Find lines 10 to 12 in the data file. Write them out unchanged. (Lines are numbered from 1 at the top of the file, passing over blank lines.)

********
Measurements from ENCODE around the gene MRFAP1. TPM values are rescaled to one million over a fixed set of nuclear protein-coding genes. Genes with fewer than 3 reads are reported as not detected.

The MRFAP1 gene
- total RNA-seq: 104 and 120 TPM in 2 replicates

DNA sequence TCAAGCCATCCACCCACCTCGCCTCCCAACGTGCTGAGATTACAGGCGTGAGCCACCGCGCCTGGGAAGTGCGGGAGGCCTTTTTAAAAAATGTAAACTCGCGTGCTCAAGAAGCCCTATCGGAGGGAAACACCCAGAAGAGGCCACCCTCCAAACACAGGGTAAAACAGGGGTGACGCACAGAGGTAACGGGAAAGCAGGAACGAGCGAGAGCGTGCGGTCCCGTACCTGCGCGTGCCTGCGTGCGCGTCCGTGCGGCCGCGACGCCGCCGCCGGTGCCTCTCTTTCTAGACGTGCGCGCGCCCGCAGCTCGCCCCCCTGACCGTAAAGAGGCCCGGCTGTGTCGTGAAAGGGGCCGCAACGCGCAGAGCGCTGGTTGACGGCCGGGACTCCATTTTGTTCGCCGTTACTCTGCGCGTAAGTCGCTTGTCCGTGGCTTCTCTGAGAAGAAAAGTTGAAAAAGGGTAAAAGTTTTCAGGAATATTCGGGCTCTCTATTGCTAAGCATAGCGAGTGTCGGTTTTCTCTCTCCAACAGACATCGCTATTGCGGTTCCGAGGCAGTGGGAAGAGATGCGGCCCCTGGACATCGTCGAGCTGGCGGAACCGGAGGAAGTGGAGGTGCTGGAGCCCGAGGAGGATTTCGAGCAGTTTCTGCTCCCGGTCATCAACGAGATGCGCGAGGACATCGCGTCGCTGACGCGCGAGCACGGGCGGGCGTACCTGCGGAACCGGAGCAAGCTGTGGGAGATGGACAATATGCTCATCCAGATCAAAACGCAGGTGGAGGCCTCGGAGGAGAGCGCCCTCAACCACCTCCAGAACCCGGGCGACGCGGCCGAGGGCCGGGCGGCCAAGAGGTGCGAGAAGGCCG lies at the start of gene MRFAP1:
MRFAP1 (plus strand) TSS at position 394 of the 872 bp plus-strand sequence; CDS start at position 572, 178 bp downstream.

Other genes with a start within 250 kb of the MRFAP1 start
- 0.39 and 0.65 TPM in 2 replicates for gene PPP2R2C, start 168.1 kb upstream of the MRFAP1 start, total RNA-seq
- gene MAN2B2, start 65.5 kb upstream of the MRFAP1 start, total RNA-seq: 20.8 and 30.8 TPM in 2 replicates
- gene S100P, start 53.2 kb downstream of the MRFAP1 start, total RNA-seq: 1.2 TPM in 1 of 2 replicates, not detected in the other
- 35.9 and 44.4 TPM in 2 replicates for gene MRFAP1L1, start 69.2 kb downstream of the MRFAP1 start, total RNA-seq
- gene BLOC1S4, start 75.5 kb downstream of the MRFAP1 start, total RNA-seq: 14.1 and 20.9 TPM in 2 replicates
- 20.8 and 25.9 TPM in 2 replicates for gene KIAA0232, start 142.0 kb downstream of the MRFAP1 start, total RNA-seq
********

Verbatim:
- 35.9 and 44.4 TPM in 2 replicates for gene MRFAP1L1, start 69.2 kb downstream of the MRFAP1 start, total RNA-seq
- gene BLOC1S4, start 75.5 kb downstream of the MRFAP1 start, total RNA-seq: 14.1 and 20.9 TPM in 2 replicates
- 20.8 and 25.9 TPM in 2 replicates for gene KIAA0232, start 142.0 kb downstream of the MRFAP1 start, total RNA-seq